Aidan told me the Neighbours thing

...that is all. I apologise for insinuating that I worked such a fundamental fact of life out by myself. The credit is all yours...

Incidentally, while I'm at it I may as well post something that's slightly less trivial. There's a lot in the Guardian today about them winning the right to print a story about the cash-for-honours investigation, following the injunction on the BBC (which has now been lifted, subsequent to the Guardian's refusal to pulp yesterday's newspaper... I think I've got it the right way round). Alan Rusbridger, the editor, has written a comment.

While reading, I was struck that although the press and politically-minded inviduals clearly care an awful lot about this case, as, if proved against Labour will make a mockery of our political system, how much does the general public actually mind? The Guardian and the BBC fought for their right to report because they think the public has the "right to know"; they see it as a matter that is fundamental to the public interest.

But is the public interested in it? I'm sure some of them are... but it seems to me that issues like child obesity and whether we will have to pay more on our road/car tax grab our attention far more forcefully. Whether this is true will be seen if and when Labour is found to have sold peerages. Will the water-cooler discussion centre around Lord Levy, or Britney Spears' imminent breakdown?

By the way, has anyone actually read Spycatcher? It looks very interesting.

Tuesday, March 06, 2007

Neighbours

I can't believe I never realised this, but did you realise that Erinsborough is an anagram of Neighbours, plus an extra O and R? Apparently that was the closest they could come to an accurate anagram.

An avid Neighbours watcher (on and off) for over 10 years, and still such an amateur...

Friday, March 02, 2007

Editorial Issue 1307

I'm a Christian, and I'll fight for your right to offend me

I believe in God. And the Bible. And Jesus. How ridiculous is that? You probably think so, and you'd probably tell me so. In fact, you'd probably think you had the right to denounce my beliefs as stupid anywhere, any time.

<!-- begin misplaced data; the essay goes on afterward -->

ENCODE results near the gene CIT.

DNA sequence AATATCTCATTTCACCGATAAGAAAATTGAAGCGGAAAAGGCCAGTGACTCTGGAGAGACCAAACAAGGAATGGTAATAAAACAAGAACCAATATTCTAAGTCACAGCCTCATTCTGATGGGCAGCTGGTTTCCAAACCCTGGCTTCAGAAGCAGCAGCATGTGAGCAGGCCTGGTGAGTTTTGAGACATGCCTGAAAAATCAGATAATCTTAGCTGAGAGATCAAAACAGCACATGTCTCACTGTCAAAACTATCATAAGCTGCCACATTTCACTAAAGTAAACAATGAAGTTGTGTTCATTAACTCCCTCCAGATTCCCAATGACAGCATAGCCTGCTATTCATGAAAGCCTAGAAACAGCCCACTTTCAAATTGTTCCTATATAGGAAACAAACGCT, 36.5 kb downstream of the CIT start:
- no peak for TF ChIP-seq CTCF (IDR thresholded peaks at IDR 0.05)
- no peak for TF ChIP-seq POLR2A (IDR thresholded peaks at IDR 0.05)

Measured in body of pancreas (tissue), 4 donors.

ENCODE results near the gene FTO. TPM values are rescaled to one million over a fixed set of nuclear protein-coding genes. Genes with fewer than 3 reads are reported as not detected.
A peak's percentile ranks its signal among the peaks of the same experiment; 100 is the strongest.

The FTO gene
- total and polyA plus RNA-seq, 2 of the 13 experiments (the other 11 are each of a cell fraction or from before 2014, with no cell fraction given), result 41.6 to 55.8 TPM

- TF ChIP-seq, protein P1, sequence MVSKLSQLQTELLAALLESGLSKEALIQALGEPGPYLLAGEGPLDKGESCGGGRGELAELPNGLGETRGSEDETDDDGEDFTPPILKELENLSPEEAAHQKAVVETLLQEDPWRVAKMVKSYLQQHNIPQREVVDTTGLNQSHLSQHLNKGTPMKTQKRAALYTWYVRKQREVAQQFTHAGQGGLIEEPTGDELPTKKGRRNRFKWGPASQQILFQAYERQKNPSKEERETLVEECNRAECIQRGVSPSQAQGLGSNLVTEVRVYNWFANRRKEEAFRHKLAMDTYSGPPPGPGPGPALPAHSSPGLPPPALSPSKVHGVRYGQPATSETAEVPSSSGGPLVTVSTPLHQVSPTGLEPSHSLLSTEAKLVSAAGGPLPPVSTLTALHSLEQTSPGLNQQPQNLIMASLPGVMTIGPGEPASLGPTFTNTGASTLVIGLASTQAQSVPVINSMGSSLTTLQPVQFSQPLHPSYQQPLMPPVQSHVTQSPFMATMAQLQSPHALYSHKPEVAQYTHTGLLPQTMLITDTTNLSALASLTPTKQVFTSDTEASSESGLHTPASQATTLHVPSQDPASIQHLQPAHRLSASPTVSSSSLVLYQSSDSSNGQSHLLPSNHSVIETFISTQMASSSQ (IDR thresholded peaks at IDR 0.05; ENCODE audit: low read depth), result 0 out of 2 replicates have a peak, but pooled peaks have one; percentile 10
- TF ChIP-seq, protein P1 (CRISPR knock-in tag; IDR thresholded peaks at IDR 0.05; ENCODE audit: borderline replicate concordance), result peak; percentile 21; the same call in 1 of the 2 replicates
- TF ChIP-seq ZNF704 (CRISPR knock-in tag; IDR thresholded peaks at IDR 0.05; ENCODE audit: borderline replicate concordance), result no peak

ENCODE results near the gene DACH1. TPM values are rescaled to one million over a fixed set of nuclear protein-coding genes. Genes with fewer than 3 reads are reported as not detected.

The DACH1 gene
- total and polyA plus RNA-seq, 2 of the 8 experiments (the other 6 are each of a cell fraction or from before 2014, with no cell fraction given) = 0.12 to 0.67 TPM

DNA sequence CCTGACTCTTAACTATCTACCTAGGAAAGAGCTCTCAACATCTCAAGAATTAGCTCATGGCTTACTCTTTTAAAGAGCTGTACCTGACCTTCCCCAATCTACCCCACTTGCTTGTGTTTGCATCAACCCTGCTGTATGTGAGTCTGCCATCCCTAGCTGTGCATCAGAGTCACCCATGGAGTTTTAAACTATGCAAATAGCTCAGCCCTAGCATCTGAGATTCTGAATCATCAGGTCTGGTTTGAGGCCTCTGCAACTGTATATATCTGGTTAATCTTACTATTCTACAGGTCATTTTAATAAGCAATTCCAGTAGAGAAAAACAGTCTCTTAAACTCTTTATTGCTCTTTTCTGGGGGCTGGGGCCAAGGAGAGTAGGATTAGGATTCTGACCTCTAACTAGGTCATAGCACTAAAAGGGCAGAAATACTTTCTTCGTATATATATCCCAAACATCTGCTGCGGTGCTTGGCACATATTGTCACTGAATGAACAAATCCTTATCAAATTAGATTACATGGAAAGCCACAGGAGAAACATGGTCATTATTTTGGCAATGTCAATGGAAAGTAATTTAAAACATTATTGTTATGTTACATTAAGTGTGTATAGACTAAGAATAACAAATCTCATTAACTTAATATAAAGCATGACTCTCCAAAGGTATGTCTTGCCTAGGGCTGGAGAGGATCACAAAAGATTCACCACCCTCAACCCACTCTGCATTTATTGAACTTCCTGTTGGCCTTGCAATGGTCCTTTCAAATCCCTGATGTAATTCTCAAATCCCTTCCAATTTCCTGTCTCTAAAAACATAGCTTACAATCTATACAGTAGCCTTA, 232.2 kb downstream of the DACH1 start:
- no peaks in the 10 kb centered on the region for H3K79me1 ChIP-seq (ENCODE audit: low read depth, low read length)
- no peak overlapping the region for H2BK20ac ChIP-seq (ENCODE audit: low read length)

You'd be right: you do. As long as you don't abuse me, incite others to kill me and the rest of my kind or set fire to my house, you can criticise my religion until the cows come home, pigs fly or the Tories win another election.

Is this wrong? Should Christians be immune from criticism? Do we have a God-given right to be shielded from offence? Nope. That doesn't mean I think you're right, and I certainly won't sympathise with anyone who insults me rather than engages with me respectfully, but that doesn't mean they should be gagged. Why should I expect others to hold the same values that I do?

Freedom of speech doesn't come with a price tag. It doesn't come with small print. And it most definitely should not come with restrictions imposed by a minority of offended people.

But that is what is happening. The story of the Cambridge student journalist forced into hiding for republishing one of the Danish cartoons that led to violence, arson and killing is a huge wake-up call. (From cartoons to killing... think about that for a second.) The Vice-President of the Cambridge University Islamic Society commented, "freedom of expression does not constitute a freedom to offend."

Of course freedom of expression constitutes a freedom to offend. When did my freedom of speech grow an exemption clause? When did one group earn the right to move the goalposts on what's offensive? It is the law that draws the boundaries on what is not legitimate criticism but incitement to hatred and violence. Incidentally, I happen to find it quite offensive when those marching through London to protest at some ill-commissioned drawings hold placards calling for an encore of 7/7.

I find derogatory images of Jesus abhorrent, but I won't chop off the artist's hand, nor will I demand an apology. My beliefs, however precious, cannot and should not be used to smother others' rights. Difference of opinion may lead to clashes that cause offence, but it should surely be celebrated as part of progression?

Moreover, the freedom of speech that can so offend religious people is the same freedom that gives us the right to express our religion itself. We would do well to remember this. Society must fight to uphold its right to offend. But we must fight with words: not fire, or bombs, or attacks on the cornerstone of the society that gives us the privilege to believe what we want in the first place.